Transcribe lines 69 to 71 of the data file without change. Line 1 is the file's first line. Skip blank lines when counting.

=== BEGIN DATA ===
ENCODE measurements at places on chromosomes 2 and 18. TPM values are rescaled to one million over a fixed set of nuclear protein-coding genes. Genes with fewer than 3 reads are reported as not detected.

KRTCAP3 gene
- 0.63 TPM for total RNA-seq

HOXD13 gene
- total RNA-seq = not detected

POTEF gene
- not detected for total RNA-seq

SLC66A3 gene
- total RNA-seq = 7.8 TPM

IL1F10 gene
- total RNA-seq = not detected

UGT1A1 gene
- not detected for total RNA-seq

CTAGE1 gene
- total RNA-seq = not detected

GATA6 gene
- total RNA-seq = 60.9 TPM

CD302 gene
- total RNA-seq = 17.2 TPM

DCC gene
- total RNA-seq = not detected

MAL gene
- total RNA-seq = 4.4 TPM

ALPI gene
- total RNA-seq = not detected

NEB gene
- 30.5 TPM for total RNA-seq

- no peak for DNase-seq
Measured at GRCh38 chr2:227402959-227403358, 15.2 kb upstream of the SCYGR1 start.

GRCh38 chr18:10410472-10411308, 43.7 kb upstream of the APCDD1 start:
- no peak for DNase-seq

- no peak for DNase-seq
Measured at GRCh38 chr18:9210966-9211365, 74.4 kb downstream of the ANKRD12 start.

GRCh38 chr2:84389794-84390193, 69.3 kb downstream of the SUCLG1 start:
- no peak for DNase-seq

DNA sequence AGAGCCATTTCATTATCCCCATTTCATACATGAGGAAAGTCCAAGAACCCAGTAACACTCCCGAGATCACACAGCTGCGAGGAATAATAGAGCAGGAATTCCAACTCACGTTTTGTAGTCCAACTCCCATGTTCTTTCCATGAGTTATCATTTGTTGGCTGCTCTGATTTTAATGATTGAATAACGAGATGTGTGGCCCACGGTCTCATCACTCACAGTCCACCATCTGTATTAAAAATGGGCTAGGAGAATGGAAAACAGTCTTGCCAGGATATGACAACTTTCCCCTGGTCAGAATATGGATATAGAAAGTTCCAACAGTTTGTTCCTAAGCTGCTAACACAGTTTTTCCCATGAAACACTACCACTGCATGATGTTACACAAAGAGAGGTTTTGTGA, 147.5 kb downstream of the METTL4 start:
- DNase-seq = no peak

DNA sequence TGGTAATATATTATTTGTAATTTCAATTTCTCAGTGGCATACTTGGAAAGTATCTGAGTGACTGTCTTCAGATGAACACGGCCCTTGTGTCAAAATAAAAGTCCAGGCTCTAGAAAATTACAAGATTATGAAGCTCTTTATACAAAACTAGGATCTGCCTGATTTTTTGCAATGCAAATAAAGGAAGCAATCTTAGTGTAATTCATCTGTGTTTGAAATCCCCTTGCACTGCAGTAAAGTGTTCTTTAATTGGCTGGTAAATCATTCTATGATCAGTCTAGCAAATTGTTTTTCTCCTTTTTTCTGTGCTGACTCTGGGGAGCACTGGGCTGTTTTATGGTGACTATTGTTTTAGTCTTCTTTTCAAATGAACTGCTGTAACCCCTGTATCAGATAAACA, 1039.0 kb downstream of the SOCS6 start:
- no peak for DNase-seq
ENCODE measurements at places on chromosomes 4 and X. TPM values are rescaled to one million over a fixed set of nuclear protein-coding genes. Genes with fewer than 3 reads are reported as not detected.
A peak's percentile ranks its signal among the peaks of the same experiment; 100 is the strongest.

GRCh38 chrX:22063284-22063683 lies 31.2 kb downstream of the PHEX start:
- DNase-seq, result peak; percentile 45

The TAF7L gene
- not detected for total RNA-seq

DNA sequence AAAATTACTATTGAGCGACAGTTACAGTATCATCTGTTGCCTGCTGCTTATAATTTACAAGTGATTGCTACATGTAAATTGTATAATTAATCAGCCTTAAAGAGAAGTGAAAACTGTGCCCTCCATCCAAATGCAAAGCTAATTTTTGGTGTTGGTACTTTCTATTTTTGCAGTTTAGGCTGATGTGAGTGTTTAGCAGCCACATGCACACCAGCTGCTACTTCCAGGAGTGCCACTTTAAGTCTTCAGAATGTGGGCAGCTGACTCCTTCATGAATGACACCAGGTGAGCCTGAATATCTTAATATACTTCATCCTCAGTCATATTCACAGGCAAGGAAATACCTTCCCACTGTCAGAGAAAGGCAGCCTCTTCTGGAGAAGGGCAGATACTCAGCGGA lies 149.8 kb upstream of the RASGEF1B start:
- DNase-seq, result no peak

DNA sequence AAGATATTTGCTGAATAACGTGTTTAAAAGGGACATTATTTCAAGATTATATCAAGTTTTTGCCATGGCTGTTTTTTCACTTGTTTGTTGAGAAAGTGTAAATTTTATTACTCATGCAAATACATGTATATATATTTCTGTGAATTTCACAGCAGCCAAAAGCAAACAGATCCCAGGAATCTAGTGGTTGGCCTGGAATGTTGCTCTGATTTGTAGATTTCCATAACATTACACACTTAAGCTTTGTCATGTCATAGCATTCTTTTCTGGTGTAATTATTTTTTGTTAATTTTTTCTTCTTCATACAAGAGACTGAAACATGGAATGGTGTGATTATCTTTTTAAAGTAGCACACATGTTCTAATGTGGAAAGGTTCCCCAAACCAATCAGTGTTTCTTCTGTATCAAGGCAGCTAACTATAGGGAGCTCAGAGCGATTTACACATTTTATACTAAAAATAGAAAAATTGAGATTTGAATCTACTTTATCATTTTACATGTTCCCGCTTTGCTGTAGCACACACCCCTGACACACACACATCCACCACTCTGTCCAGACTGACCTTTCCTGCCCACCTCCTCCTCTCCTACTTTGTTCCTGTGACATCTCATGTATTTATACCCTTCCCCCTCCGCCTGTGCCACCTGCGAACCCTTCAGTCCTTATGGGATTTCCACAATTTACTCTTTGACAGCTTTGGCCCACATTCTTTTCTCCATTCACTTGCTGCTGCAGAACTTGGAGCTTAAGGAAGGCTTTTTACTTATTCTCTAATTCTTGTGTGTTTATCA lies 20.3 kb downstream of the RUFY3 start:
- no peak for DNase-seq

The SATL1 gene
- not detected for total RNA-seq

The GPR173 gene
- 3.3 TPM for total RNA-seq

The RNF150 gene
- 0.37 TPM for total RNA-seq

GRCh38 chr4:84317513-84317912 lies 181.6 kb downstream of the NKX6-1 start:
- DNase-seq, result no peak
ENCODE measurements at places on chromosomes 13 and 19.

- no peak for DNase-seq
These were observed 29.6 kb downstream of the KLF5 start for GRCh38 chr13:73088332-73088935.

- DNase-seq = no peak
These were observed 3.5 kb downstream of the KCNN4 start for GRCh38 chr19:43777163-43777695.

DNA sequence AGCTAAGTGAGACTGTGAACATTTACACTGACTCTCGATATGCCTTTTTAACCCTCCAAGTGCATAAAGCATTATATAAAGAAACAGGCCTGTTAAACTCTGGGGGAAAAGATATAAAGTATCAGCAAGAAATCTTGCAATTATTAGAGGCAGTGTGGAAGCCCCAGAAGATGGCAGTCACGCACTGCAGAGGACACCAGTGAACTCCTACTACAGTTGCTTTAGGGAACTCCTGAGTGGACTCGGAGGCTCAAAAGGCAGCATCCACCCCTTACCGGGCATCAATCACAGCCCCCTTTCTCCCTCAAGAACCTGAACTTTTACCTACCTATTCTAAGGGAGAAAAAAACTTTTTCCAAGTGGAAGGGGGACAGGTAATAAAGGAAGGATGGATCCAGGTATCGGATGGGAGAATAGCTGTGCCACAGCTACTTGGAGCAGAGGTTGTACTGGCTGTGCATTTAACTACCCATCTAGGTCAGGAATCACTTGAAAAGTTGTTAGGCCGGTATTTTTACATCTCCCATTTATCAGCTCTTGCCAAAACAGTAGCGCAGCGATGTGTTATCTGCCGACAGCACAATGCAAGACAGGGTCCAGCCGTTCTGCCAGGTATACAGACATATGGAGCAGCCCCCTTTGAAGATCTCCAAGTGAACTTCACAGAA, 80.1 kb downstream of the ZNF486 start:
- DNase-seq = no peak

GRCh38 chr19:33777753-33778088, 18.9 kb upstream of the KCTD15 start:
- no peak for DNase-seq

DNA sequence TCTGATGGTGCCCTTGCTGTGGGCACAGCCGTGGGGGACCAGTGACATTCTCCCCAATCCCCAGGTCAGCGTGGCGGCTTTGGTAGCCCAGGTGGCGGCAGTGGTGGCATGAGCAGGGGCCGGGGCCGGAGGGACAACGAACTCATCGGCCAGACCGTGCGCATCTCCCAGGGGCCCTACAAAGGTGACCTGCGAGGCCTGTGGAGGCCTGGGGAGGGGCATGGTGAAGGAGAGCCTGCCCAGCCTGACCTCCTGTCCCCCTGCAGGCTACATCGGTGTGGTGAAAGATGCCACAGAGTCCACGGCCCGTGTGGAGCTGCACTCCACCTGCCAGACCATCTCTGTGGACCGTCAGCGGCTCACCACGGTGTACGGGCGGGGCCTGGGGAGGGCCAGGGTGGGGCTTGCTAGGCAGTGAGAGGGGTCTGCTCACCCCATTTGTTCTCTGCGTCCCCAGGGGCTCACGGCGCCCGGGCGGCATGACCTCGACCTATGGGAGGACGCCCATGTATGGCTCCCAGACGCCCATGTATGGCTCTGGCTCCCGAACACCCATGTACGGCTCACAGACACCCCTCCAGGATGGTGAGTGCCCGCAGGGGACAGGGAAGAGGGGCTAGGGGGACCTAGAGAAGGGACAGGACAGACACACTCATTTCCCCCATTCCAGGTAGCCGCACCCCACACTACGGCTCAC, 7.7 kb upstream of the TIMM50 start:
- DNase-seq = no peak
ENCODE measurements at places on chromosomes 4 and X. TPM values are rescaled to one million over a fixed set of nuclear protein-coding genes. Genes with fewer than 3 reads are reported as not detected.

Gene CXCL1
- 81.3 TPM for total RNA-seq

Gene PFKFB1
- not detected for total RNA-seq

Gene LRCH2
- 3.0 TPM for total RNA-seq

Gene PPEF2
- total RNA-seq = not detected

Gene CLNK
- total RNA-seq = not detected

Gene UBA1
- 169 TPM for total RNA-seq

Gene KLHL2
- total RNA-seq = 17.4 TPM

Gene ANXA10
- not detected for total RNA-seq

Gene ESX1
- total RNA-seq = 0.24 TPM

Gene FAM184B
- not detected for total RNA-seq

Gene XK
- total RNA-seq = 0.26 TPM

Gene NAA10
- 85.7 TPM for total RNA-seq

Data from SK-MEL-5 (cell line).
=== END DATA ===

ENCODE measurements at places on chromosomes 4 and X. TPM values are rescaled to one million over a fixed set of nuclear protein-coding genes. Genes with fewer than 3 reads are reported as not detected.

Gene CXCL1
- 81.3 TPM for total RNA-seq